A normally perfunctory vote to submit Community Development Block Grant requests to Union County took on a bit of drama Monday when Councilman Cory Storch voted "no" over being snubbed in the review process.
The CDBG program consists of an annual submission of proposals from social service and housing agencies for federal funds. After review and ranking by a city committee, the requests are passed along to Union County's Bureau of Community Development for final rankings and approval. Storch, who is chairman of the council's Economic and Community Development Committee, voted "no" on the resolution to submit the CDBG requests because he was not informed of the review meetings.
Al Restaino, who directs the Office of Community Development that administers the program locally, said invitations were sent to the council, vendors and the public. He said it was just "one week ago" that he heard there was a council representative. Restaino, now also the head of the Department of Administration, Finance, Health & Social Services as well as acting city administrator, then characterized the Citizens Advisory Committee as "thirty-three people from community organizations that no longer exist."
Restaino said the city's share of CDBG revenues in Union County went from 16 percent of the pot to 28 percent of the pot last year.
The response apparently annoyed Storch, who said, "I just voted for you as acting city administrator. Don't make me regret it - don't make excuses."
In a 2009 post, Plaintalker voiced concern about the review process, which that year was conducted by five citizens and two City Hall staffers. It is true that some of the organizations named in the CAC ordinance are defunct, but others, including the Plainfield Public Library, the Housing Authority of Plainfield, the Board of Education, the Planning Board and Chamber of Commerce, could be tapped for participation. There could be as many as 14 citizens on the CAC, one each appointed by the seven council members and seven by the mayor with advice and consent of the council. In addition, the council president is supposed to be a member.
Surely as Economic and Community Development Committee chairman, Storch should have been included, even though the council committees are a 2006 innovation created by the late Councilman Ray Blanco. At the City Council's annual reorganization in January, Council President Annie McWilliams and Councilwoman Bridget Rivers were also named representatives to the CAC.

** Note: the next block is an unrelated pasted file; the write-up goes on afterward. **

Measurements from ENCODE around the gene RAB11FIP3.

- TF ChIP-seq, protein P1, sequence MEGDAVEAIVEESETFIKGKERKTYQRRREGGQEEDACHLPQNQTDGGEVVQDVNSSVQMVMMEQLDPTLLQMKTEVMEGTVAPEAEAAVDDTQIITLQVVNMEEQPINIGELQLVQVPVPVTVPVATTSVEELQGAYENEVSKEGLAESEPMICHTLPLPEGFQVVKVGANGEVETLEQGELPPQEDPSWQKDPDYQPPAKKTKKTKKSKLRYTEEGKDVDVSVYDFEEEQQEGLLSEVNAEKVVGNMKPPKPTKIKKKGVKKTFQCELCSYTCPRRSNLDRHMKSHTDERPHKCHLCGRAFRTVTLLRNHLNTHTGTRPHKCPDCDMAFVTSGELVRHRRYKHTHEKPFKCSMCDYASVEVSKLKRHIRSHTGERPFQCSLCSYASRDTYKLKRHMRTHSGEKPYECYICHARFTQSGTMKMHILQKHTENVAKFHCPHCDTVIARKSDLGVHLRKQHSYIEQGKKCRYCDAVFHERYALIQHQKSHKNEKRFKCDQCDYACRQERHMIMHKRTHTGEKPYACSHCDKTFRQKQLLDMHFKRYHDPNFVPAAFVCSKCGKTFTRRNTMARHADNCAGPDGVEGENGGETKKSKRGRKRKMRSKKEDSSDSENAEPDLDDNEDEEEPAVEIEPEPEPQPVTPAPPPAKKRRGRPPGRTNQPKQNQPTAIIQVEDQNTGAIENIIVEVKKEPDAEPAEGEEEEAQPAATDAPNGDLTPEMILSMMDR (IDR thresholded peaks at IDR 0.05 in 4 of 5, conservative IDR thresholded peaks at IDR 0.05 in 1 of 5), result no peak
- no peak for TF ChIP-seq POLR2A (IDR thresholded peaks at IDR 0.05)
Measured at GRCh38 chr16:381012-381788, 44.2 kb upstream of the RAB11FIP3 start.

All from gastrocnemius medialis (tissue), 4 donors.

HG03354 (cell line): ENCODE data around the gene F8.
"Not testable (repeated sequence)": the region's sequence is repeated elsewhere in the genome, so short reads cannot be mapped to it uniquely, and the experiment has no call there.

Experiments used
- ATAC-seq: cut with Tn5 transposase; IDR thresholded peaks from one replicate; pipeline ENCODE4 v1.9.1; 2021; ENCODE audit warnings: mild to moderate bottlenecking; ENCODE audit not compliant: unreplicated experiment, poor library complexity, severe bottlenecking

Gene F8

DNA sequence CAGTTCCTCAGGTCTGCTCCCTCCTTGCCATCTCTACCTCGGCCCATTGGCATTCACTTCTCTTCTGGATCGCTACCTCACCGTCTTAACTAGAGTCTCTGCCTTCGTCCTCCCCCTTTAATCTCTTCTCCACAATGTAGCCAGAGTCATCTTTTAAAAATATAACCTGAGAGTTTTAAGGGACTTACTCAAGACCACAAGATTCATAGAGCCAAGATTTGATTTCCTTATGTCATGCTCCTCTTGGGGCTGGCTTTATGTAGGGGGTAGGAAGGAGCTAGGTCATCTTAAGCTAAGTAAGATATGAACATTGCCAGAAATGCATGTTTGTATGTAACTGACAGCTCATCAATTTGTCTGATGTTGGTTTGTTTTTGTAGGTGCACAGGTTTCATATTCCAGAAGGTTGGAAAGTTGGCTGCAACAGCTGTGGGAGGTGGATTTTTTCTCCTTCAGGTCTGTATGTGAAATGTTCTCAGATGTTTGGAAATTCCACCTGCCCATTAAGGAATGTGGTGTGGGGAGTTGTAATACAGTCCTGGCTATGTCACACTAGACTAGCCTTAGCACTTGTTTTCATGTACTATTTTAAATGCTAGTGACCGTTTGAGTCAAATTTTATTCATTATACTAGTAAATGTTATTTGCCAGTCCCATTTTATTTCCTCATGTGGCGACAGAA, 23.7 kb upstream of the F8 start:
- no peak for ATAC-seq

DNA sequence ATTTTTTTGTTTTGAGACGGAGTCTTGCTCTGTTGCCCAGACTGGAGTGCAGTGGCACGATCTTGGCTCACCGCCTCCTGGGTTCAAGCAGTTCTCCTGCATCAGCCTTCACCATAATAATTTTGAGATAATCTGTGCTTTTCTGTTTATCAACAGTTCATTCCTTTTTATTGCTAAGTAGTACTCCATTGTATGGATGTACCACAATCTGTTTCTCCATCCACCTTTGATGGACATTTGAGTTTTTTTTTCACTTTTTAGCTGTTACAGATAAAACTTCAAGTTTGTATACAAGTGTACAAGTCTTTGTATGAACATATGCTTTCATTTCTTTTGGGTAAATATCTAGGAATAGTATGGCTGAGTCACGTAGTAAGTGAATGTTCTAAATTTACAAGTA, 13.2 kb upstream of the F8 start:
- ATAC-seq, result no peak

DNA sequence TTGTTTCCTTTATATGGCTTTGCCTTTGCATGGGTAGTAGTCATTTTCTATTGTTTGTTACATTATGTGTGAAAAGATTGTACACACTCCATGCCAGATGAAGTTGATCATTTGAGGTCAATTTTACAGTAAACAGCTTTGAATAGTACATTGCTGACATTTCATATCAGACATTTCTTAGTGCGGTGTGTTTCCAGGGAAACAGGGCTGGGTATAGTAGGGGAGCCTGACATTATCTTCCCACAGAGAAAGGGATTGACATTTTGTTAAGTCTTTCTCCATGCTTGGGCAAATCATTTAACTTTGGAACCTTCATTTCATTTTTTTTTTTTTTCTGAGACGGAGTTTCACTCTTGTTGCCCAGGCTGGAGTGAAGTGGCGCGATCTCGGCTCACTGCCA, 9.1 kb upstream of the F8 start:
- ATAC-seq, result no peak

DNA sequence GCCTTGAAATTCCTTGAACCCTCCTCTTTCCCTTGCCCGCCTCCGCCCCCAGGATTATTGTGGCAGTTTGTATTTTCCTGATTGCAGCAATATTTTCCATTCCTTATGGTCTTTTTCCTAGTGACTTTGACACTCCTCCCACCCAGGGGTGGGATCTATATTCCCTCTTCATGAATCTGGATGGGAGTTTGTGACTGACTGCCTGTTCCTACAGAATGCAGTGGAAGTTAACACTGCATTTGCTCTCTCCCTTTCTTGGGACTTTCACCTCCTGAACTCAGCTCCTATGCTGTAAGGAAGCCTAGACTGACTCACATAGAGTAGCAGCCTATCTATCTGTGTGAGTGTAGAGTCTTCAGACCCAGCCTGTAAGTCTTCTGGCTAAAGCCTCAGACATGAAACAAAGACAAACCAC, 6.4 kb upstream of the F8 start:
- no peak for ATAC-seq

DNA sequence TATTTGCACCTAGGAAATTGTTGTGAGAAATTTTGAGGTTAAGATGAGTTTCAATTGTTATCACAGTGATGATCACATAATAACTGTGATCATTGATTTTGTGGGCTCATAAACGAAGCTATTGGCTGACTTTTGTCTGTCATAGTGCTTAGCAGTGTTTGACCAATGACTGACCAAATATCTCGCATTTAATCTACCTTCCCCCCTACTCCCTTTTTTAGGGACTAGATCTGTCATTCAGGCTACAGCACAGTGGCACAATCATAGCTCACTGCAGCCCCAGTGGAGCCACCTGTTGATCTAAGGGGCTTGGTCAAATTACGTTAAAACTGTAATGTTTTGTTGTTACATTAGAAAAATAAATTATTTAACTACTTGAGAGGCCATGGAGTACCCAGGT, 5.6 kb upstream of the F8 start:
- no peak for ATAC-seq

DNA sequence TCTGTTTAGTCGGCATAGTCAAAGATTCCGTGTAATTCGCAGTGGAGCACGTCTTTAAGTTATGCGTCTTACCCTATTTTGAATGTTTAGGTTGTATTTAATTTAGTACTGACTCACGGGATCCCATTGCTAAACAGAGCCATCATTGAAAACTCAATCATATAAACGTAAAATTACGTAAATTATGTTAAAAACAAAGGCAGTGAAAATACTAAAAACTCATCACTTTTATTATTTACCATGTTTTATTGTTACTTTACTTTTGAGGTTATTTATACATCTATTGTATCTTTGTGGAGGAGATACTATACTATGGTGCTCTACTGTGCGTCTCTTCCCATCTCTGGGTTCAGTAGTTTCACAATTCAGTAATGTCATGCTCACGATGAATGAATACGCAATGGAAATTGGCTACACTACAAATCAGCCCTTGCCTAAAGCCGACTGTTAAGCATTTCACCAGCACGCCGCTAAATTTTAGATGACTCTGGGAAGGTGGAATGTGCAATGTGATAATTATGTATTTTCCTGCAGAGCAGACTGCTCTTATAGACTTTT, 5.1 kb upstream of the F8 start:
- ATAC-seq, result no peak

Restaino was hired in January 2005 with the title of confidential aide to the Public Works & Urban Development director. He was later named director of the Office of Community Development in the PW&UD department, with the CDBG program as a primary assignment. In November 2010, he was named director of Administration, Finance, Health & Social Services, one of three departments mandated by the city's special charter. But he retained what had formerly been his full-time job in the other department, and for two weeks has also been serving as acting city administrator.
The cycle of the CDBG program includes submission of applications for funds in the fall. A legal notice was published this year with a deadline of Oct. 7 for submissions. Sometime between then and Monday's council meeting, the applications were reviewed and ranked. The county review takes place in the spring and the funding will come through later in 2012.
If there is any interest in having more than a handful of people reviewing and ranking millions of dollars worth of CDBG proposals, there is plenty of time to amend the ordinance and appoint people. Storch will begin his third term on Jan. 1 and will likely retain his roles on the Planning Board and the Economic and Community Development Committee. He should at least be apprised of the 2012 CDBG meeting dates when they are set.
The complete list of applicants for the current year's CDBG program funds is on file in the City Clerk's office, if anyone wants to take a look. The full text of the CAC ordinance is posted on the city web site under "Agencies, Boards & Commissions."